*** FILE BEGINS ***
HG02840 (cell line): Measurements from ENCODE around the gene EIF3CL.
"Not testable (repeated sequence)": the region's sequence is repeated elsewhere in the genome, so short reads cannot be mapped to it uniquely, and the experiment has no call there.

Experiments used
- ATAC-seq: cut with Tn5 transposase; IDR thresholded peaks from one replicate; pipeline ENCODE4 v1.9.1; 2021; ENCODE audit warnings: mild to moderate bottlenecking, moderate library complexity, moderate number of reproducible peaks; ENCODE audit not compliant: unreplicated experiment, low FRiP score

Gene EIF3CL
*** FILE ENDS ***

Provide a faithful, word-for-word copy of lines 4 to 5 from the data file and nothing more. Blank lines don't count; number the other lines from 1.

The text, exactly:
- ATAC-seq: cut with Tn5 transposase; IDR thresholded peaks from one replicate; pipeline ENCODE4 v1.9.1; 2021; ENCODE audit warnings: mild to moderate bottlenecking, moderate library complexity, moderate number of reproducible peaks; ENCODE audit not compliant: unreplicated experiment, low FRiP score

Gene EIF3CL